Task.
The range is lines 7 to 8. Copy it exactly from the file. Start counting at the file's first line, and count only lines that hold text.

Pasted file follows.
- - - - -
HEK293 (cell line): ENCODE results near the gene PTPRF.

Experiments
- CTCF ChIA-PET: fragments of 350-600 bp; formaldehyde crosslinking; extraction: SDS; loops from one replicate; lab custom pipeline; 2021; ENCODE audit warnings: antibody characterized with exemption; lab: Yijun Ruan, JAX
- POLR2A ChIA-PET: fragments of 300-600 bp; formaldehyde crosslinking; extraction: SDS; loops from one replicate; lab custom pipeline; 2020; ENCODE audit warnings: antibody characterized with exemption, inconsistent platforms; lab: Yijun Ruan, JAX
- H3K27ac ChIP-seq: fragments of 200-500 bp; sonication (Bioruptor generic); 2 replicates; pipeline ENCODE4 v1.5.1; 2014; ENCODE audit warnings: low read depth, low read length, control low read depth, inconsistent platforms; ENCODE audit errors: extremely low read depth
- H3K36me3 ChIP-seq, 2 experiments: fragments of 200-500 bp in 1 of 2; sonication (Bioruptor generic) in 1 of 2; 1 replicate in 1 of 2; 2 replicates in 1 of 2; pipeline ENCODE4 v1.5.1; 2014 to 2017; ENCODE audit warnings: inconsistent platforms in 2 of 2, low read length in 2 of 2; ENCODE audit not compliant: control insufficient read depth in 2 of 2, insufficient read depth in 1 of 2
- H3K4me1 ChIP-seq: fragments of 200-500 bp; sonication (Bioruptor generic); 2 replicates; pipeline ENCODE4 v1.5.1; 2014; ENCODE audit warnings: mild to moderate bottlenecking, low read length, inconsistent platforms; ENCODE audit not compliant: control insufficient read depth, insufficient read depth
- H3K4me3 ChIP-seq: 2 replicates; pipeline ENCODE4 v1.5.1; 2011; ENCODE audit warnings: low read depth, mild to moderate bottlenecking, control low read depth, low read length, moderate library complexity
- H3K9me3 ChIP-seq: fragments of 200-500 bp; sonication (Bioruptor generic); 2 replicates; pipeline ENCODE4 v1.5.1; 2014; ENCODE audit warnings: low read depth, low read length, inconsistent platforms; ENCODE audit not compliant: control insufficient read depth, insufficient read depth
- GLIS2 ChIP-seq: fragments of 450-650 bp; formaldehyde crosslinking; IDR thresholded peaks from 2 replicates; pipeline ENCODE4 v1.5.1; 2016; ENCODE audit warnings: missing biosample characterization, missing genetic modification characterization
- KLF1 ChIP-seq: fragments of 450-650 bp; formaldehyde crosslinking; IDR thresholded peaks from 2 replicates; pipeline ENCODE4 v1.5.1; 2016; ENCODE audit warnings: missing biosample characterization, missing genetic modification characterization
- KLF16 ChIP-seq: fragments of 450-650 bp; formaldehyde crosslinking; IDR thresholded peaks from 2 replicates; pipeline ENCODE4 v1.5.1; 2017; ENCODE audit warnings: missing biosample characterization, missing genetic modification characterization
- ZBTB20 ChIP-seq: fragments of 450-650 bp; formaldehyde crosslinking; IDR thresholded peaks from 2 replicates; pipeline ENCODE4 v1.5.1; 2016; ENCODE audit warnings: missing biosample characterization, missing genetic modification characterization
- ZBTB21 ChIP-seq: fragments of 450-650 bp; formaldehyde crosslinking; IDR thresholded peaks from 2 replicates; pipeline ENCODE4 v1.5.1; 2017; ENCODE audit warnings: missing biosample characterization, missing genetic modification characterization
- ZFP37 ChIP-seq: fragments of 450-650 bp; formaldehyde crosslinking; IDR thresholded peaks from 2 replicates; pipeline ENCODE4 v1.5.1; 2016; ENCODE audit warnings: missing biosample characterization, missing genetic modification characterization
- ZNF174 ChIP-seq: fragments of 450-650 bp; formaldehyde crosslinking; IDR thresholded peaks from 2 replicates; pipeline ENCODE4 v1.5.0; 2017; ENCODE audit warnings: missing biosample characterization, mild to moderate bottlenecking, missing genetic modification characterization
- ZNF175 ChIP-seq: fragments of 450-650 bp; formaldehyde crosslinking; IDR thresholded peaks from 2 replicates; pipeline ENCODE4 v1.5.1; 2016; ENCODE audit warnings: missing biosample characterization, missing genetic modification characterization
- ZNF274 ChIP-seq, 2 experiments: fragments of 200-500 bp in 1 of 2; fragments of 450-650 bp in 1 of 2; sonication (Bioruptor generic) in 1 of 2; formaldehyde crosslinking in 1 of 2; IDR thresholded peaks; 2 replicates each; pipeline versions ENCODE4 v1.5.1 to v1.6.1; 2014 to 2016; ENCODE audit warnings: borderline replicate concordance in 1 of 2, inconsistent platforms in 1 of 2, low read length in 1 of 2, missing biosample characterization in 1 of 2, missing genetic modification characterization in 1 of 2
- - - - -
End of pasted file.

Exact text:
- H3K4me1 ChIP-seq: fragments of 200-500 bp; sonication (Bioruptor generic); 2 replicates; pipeline ENCODE4 v1.5.1; 2014; ENCODE audit warnings: mild to moderate bottlenecking, low read length, inconsistent platforms; ENCODE audit not compliant: control insufficient read depth, insufficient read depth
- H3K4me3 ChIP-seq: 2 replicates; pipeline ENCODE4 v1.5.1; 2011; ENCODE audit warnings: low read depth, mild to moderate bottlenecking, control low read depth, low read length, moderate library complexity